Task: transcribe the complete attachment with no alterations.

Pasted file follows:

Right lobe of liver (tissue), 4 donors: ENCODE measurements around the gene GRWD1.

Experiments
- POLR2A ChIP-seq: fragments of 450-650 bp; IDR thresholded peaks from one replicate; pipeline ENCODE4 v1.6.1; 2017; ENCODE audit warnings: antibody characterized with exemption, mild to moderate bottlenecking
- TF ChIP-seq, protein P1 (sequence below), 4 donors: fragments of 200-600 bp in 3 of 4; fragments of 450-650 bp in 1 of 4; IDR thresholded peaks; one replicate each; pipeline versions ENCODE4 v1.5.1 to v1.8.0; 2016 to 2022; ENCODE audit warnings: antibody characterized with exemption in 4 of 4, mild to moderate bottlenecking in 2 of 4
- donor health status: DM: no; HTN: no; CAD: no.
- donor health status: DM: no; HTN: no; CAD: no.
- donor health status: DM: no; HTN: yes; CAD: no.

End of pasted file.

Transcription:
Right lobe of liver (tissue), 4 donors: ENCODE measurements around the gene GRWD1.

Experiments
- POLR2A ChIP-seq: fragments of 450-650 bp; IDR thresholded peaks from one replicate; pipeline ENCODE4 v1.6.1; 2017; ENCODE audit warnings: antibody characterized with exemption, mild to moderate bottlenecking
- TF ChIP-seq, protein P1 (sequence below), 4 donors: fragments of 200-600 bp in 3 of 4; fragments of 450-650 bp in 1 of 4; IDR thresholded peaks; one replicate each; pipeline versions ENCODE4 v1.5.1 to v1.8.0; 2016 to 2022; ENCODE audit warnings: antibody characterized with exemption in 4 of 4, mild to moderate bottlenecking in 2 of 4
- donor health status: DM: no; HTN: no; CAD: no.
- donor health status: DM: no; HTN: no; CAD: no.
- donor health status: DM: no; HTN: yes; CAD: no.